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  • Writer's pictureAlison Merrill

Turkey - Exploring Istanbul and Cappadocia

Updated: Mar 21, 2020

Istanbul - 5 days

"Sometimes you go to a city and you think, this reminds me of this, and this reminds me of that, but the truth is Istanbul just reminds you of Istanbul because its' got such a unique place in this world and history."

Christopher Mitchell, from on the Amateur Traveler Podcast.

The view of the Hagia Sophia from our hostel's rooftop bar. Photo Credit: Alison

The Only City to Sit Across Two Continents - Landscape, Scenery, and History

After spending 7 days in Turkey with 5 of them being in Istanbul, there is no other place like it. When one looks out over the city, they will see a unique combination of hills with small houses, tall buildings, and giant mosques. Both new and old architecture are intertwined and the sparkling, clean, and blue water surrounds the outskirts. 5 times throughout the day, one hears the Muslim “call to prayer” echoing over the city. Fashion ranges from a pair of jean shorts and a t-shirt to women in full head to toe hijab. The city is vibrant, beautiful, intoxicating, historic, and most of all, the people are warm, welcoming, and kind.

The city is divided into two - the eastern and western side. It is the only city to straddle two continents with the eastern side in Asia and the western side in Europe. The sides are divided by the Bosporus River. To get from one side to the other, one takes a 20-minute ferry or goes below ground and takes the metro to the other side. Istanbul has a fascinating history and is often considered the capital of the world. Istanbul has been conquered many times and has been known as Byzantine, Constantinople, and the heart of the Ottoman and new Roman Empire.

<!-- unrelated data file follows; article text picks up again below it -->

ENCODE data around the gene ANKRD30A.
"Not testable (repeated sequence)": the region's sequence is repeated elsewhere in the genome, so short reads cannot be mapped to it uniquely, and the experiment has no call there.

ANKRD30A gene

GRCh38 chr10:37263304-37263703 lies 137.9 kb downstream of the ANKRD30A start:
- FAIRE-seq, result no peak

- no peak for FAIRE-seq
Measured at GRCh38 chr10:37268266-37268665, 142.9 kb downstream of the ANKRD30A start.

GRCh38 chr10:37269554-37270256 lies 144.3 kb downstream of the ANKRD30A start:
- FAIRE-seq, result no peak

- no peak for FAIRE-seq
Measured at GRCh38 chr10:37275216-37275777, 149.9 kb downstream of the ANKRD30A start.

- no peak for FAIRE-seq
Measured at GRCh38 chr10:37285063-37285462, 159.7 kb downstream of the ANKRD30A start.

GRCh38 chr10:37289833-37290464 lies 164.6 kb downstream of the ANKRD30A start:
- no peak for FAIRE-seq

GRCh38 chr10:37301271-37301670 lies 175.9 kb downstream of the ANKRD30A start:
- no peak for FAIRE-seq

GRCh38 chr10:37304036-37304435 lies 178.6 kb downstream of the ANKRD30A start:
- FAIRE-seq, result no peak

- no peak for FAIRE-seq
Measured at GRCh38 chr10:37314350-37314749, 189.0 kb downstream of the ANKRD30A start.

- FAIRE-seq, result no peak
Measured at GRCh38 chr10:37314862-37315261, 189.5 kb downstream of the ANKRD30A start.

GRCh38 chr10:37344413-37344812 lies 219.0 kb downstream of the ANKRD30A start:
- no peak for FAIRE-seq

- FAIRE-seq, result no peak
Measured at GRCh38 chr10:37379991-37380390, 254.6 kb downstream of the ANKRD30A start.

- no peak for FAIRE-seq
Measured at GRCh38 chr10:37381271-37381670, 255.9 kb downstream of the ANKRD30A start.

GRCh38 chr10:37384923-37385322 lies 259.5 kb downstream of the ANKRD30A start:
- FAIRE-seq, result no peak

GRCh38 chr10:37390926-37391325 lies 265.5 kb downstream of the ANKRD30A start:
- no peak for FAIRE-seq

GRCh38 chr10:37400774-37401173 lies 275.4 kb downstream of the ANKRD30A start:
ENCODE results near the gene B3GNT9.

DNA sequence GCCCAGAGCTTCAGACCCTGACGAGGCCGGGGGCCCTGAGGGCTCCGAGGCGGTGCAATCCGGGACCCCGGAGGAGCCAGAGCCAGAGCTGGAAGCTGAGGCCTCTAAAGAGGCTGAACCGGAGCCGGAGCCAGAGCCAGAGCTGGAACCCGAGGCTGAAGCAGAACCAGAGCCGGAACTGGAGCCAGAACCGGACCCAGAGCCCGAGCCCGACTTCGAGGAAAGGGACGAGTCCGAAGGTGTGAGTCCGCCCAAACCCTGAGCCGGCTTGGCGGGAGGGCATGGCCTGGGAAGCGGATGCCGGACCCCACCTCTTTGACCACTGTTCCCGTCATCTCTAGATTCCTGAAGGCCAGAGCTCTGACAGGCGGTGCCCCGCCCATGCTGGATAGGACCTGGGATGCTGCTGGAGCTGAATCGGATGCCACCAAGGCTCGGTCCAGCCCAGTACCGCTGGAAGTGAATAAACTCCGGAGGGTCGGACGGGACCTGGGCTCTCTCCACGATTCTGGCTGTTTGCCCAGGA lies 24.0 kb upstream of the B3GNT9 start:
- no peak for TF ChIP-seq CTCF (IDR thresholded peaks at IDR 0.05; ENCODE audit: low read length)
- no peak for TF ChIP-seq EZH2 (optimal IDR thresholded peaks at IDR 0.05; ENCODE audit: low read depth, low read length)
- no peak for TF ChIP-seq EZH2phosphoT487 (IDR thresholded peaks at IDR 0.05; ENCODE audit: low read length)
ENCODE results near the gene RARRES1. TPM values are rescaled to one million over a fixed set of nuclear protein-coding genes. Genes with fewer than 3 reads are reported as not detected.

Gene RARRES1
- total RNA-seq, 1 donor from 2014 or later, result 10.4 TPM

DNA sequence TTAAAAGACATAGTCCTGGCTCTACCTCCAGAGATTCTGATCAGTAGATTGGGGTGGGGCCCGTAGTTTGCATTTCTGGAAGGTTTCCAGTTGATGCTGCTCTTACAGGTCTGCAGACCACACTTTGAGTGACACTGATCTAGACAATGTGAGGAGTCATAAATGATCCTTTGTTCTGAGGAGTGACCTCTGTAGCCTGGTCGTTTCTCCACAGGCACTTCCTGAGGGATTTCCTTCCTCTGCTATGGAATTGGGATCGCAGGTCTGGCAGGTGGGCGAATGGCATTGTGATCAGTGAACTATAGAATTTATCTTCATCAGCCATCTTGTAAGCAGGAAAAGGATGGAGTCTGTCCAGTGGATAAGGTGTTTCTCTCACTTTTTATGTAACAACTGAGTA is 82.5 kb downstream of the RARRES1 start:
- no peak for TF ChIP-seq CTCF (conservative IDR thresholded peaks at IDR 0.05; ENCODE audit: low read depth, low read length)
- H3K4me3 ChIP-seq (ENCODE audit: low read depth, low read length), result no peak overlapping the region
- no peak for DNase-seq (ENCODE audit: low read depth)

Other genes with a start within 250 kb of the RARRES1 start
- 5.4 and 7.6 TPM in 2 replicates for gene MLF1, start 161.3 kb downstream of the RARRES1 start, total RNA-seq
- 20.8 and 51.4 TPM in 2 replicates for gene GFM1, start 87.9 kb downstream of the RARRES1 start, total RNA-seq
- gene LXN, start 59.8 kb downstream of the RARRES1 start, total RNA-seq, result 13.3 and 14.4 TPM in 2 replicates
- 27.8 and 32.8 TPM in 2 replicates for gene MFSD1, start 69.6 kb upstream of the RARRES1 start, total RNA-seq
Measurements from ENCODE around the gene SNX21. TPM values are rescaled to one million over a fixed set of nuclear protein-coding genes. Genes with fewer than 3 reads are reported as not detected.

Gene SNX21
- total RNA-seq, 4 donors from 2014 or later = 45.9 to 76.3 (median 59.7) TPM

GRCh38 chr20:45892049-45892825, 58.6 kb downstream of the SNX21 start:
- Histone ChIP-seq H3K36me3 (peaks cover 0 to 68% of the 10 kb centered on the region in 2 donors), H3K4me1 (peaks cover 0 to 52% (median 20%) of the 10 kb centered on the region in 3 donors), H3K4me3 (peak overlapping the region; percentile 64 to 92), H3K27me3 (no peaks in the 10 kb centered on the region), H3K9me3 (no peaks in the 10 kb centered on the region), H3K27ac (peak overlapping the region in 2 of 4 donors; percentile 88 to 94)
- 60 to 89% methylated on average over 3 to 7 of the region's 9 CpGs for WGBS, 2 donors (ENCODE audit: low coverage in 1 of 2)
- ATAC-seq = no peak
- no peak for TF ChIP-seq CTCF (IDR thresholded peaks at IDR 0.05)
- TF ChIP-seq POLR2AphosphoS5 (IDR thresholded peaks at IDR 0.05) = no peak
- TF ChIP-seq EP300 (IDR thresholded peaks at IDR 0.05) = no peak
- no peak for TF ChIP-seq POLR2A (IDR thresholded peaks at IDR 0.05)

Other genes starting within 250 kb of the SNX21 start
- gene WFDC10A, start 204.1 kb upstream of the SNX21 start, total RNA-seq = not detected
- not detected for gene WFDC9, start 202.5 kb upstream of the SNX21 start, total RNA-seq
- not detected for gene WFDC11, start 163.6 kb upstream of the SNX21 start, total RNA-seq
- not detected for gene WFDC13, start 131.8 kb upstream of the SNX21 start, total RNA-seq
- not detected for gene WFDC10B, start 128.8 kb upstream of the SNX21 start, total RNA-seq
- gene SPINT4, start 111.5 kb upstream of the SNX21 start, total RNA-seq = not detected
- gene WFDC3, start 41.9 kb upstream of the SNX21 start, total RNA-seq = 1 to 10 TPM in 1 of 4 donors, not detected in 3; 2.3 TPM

View from the west overlooking another part of the western side. Photo credit: Alison

Istanbul's Population, Religion, and Culture

Istanbul is home to 18 million citizens (15 million documented and roughly 3 million undocumented, mostly undocumented refugees from Syria) and is growing by half a million each year. The population identifies as 98% Muslim. In comparison to other Islamic countries, religion is the only aspect of culture these countries share. Turkey has its own culture, history, language, and way of life that is different when compared to other Islamic and middle eastern countries.

Fun fact - street cats are very popular in Istanbul to the point that there is a famous documentary about them. Source: Kevin Beach. Photo Credit: Sam Kahane

The East vs West:

The western side, also called the “European Side” or “Old City” has many famous sights such as the Hagia Sophia, Blue Mosque, and Grand Bizarre. The eastern side, also called the “Asian Side” or “New City” is more “hip” and home to newer businesses and establishments. Our first 3 days in Istanbul we stayed at Cheers Hostel (on the west) and on our final day we stayed at a local apartment (on the east) on the top floor of an Airbnb that was a shared space with other Turkish people.

Some of the sites we saw were:


Hagia Sophia – Built in AD 537 and first a Cathedral later turned into a Mosque during the Ottoman Empire. It is the panicle of Byzantine architecture and was the largest building in the world for over 1,000 years

Blue Mosque – Constructed during 1609 and 1616, and still an active mosque famous for its architecture and blue colors on the inside

Grand Bazaar – One of the largest and oldest trading centers in the world and built in 1455

Spice Bazaar - Trading center dedicated specifically to spices, teas, food and dessert

Taksim Square - A main area with lots of restaurants, food, and shopping

Galata Tower - Medieval tower built to watch over the city

3-hour walking tour – This covered a lot of the cities history as well as Turkish culture

Spices at the Spice Bazaar! Photo credit: Alison


Ciya Restaurant - Featured on a Netflix episode of Chef’s Table. One can go and get an amazing vegetarian salad bar for $5.00!

Caddebostan Dalyan Park - Looked like a European version of Dolores Park in San Francisco with locals casually drinking beer, slack lining, and doing acro yoga.

Kadikoy - Neighborhood we stayed on the eastern side.

This picture is actually of another restaurant in Istanbul. However, look up Ciya, and you can see their food for yourself. Photo Credit: Sam Kahane